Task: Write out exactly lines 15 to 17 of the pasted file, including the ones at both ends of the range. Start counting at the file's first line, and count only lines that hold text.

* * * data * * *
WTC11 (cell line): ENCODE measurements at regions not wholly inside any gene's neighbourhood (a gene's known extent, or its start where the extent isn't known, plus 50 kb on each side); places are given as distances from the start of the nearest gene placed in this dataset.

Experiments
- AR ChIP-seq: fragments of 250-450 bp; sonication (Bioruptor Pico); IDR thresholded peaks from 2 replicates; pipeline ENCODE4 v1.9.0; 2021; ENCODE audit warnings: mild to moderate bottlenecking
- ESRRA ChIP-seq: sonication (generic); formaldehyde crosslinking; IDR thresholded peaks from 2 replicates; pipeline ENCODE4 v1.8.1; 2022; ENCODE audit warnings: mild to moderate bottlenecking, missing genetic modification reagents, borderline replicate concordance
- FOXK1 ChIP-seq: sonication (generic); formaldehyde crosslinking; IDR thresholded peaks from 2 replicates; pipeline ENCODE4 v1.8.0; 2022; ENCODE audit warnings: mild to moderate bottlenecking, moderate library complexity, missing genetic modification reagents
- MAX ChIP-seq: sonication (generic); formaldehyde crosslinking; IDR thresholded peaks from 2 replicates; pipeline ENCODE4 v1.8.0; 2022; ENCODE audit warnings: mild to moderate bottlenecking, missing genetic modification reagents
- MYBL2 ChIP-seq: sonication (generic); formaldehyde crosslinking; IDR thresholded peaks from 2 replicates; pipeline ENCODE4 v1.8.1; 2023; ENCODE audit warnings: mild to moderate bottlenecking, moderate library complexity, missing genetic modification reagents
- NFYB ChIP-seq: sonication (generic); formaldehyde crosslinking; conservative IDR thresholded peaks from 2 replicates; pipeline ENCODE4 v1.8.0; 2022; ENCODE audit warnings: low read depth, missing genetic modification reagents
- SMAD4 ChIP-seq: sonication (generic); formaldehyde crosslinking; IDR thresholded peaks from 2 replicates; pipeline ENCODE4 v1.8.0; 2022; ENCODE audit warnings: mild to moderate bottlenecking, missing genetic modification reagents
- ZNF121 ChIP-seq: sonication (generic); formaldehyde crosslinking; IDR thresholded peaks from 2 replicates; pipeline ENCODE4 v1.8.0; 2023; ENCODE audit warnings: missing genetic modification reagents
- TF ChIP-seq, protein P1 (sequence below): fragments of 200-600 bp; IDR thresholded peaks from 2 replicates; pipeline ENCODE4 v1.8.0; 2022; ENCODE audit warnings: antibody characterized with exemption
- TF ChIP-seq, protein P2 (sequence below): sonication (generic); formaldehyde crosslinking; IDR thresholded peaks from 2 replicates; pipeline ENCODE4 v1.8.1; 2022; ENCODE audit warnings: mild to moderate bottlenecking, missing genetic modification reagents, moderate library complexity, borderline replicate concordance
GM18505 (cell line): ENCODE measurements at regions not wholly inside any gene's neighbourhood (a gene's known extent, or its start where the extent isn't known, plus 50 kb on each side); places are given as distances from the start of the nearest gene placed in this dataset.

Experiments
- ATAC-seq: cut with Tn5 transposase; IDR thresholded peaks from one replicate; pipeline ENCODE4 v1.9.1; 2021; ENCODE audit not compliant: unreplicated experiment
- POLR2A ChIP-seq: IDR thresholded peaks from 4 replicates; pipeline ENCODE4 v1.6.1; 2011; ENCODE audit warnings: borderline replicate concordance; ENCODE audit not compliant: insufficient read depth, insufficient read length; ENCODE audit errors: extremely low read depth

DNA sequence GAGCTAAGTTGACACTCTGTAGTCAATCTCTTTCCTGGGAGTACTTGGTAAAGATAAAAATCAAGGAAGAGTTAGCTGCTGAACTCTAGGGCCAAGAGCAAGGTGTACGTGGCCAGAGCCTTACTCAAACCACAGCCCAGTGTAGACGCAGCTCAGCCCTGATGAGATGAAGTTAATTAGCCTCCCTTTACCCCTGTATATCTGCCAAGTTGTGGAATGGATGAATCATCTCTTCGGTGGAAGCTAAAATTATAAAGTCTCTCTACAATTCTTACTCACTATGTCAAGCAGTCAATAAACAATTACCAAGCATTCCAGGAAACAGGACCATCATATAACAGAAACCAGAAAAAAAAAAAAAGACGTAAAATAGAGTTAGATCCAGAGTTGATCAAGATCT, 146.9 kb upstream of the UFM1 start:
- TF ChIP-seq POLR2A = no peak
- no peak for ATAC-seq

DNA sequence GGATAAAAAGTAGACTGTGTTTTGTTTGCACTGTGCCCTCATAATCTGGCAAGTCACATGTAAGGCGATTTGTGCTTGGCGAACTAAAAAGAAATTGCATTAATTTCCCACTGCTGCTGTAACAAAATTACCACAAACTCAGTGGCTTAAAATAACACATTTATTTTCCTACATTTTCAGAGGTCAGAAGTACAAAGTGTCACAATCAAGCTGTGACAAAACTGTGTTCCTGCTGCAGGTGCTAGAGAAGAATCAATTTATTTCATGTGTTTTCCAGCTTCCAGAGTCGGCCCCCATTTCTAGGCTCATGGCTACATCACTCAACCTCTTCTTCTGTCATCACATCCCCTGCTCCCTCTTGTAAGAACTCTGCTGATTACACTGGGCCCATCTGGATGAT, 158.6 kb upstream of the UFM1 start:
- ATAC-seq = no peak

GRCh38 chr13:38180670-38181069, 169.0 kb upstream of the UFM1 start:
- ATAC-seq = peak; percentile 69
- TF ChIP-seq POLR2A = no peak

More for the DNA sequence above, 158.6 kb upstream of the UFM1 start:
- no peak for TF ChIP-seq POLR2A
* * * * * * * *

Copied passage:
- ATAC-seq: cut with Tn5 transposase; IDR thresholded peaks from one replicate; pipeline ENCODE4 v1.9.1; 2021; ENCODE audit not compliant: unreplicated experiment
- POLR2A ChIP-seq: IDR thresholded peaks from 4 replicates; pipeline ENCODE4 v1.6.1; 2011; ENCODE audit warnings: borderline replicate concordance; ENCODE audit not compliant: insufficient read depth, insufficient read length; ENCODE audit errors: extremely low read depth

DNA sequence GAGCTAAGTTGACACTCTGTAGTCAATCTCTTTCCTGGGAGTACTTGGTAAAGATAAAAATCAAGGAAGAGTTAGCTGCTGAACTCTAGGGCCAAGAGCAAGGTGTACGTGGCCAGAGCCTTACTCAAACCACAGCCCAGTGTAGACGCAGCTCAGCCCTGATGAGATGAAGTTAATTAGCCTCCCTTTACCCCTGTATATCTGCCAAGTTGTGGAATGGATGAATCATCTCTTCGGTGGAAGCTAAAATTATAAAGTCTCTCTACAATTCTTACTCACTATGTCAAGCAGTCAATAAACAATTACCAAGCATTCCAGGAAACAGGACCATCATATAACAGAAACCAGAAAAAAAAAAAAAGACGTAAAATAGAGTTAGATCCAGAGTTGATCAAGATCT, 146.9 kb upstream of the UFM1 start: